New Statistics Released Detailing Central Florida Homelessness
BY DEVIN HEFLIN, TIMES STAFF WRITER
A newer, more efficient method of countering homelessness has been concocted, in collaboration with Central Florida counties.
In January of this year, a study conducted by the Homeless Services Network of Central Florida, titled Point-in-Time (PIT) Count provided an actual count of homeless individuals in Central Florida.
While the physical count takes place on the same day every year in January, months of work follow prior to the official release of information which is reported to federal partners.
This study will serve as a yearly gauge to capture the number of persons or families in a community who meet the federal definition of homeless, as defined by the U.S. Department of Housing and Urban Development (HUD).
This year, the PIT Count found that 2074 homeless individuals in Central Florida were discovered to be homeless on the evening of the count.
“Our region’s efforts to house our homeless population is another example of the power of collaboration. Together with business and faith-based leaders, we have undertaken an extraordinary effort to change the model for housing the chronically homeless. I am proud that our community is developing coordinated, long-term solutions to address one of our region’s most complex challenges.” A statement from Orange County Mayor Teresa Jacobs read.
One of the most compelling statistics from the 2017 Point-in-Time Count shows that while 555 chronically homeless people were housed in 2016, only 146 chronically homeless people entered our homeless system for the first time-- which gives the region a trajectory towards success.
Almost 200 chronically homeless individuals and 120 families into permanent housing so far in 2017. These examples of the region’s performance are part of the reason Central Florida scored highest in the state in the most recent application for HUD funding.
Pastor Joel Hunter, chair of the Board of Directors of the Central Florida Commission on Homelessness said, “I am proud of our community’s work to house our most vulnerable neighbors and I am encouraged by the system we are building through the efforts of the Homeless Services Network and the Commission. The number of volunteers who came out for this year’s Point-in-Time Count shows our community’s passion for ending homelessness, and their support – as well as the data they helped to collect -- will keep our focus where it should be: on helping to transform individual lives through housing.”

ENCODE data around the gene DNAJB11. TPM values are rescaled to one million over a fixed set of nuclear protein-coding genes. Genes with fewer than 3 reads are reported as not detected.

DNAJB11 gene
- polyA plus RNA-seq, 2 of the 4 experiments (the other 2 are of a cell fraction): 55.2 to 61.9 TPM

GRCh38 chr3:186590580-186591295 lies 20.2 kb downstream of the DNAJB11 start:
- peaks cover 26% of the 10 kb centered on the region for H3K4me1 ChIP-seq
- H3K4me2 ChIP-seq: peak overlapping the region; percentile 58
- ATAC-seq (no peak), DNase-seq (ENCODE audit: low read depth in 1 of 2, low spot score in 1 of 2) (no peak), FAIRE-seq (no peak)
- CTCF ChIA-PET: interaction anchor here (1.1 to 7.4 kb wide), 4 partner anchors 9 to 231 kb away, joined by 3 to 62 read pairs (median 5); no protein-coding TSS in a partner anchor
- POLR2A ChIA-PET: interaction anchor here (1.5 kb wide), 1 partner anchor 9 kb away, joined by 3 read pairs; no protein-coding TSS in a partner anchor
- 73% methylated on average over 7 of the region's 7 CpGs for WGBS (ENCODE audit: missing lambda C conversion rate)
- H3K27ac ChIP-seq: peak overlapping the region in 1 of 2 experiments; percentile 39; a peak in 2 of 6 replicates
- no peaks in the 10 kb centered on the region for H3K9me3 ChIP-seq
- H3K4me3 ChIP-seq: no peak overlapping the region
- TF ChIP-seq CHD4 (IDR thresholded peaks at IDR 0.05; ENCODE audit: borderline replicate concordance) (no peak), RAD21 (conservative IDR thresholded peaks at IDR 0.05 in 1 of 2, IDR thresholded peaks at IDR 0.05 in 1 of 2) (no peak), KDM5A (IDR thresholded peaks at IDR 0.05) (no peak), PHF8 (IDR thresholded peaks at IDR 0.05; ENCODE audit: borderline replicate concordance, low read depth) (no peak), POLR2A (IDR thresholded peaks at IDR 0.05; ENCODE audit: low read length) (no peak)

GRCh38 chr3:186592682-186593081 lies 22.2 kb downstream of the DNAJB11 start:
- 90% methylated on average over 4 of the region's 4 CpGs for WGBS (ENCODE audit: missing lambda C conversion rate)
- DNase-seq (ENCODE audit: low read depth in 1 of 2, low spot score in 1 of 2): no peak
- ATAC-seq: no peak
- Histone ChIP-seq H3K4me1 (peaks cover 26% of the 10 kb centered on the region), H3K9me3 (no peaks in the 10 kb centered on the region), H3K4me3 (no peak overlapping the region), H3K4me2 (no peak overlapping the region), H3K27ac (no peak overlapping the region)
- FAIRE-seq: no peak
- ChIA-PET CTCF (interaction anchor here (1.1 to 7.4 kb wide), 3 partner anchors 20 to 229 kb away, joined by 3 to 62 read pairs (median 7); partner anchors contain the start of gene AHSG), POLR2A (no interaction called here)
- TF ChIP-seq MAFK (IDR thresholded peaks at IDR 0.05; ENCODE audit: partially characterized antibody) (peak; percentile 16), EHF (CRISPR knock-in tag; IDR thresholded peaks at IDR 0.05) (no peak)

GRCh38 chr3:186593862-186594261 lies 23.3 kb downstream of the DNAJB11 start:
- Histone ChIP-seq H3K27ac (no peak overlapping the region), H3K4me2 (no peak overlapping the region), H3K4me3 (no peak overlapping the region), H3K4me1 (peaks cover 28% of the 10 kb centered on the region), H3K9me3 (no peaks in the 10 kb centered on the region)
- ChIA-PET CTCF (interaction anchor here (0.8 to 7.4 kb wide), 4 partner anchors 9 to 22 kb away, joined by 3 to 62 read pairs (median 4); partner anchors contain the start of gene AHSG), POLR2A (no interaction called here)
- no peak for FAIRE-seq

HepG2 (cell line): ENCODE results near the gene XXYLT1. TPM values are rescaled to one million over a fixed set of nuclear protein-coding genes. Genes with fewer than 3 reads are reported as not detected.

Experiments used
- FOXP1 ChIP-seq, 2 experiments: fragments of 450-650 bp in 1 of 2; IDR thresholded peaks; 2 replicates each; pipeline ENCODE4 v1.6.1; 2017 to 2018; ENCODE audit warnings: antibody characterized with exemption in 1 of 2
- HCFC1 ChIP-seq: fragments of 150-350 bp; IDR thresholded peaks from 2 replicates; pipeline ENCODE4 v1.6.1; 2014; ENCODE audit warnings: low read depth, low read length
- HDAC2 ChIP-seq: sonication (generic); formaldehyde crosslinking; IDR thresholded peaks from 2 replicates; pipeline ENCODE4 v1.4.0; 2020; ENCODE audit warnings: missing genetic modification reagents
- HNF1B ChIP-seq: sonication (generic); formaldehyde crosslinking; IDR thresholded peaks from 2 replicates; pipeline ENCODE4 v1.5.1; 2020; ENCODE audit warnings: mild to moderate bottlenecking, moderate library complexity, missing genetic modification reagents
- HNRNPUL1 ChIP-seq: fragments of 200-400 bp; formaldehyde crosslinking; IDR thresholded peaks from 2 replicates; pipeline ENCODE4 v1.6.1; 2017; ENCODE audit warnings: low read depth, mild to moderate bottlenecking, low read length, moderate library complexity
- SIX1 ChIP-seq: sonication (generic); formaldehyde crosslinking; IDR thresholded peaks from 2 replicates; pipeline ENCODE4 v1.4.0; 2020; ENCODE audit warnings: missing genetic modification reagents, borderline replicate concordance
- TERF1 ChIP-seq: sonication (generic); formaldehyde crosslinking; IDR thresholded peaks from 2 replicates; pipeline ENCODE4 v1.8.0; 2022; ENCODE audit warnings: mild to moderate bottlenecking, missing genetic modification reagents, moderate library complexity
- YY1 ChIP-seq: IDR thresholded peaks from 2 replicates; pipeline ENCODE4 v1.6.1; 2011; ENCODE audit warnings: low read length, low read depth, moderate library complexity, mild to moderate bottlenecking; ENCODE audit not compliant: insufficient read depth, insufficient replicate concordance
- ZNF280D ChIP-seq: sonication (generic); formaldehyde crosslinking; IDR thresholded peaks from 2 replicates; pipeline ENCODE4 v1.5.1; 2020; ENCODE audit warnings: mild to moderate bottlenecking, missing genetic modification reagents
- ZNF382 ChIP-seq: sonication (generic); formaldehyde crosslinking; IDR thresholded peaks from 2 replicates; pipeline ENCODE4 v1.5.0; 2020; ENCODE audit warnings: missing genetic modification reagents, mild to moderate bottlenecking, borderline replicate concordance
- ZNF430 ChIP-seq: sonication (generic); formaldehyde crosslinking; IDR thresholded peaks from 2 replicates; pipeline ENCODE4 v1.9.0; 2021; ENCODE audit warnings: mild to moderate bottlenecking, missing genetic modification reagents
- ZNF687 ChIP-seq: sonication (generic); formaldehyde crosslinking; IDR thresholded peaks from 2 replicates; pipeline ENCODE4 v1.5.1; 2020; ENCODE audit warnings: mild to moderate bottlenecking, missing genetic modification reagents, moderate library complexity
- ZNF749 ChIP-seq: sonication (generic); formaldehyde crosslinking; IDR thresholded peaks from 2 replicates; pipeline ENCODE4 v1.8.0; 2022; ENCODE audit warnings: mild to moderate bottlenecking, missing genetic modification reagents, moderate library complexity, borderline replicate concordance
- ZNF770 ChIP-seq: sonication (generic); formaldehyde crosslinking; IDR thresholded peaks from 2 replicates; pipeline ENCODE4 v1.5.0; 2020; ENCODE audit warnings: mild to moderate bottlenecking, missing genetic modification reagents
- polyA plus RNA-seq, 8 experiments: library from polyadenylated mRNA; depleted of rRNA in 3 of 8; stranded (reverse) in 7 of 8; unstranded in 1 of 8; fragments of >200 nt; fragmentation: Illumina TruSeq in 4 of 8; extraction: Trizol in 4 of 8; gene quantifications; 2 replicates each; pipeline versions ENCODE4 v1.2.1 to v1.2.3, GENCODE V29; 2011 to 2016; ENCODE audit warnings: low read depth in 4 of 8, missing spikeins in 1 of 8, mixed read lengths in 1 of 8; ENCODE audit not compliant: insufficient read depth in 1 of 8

In 2015, the region engaged in a significant cross-jurisdictional effort to develop a better system for locating and connecting with vulnerable individuals who sleep outside or in other places not intended to be a home. Leaders in Orange, Osceola and Seminole counties, and the cities of Orlando, Kissimmee and Sanford committed to increase the number of outreach workers employed through government or not-for-profit providers, and to increase the regional use of the Homeless Management Information System (HMIS), which is used to record homeless status and track program outcomes.
“The coordinated, cross-jurisdictional approach we are taking with all our partners in the region is the most logical way to address chronic homelessness. We continue to support this system as we work toward finding permanent housing solutions that work for Osceola County and its citizens.” A statement from Orlando Mayor Buddy Dyer read.
This commitment has generated exciting results in efforts to identify all people experiencing homelessness. Since the beginning of 2016, the number of agency staff entering information into HMIS has increased by roughly one third, resulting in a more thorough and coordinated identification of homeless individuals and families being served across the region.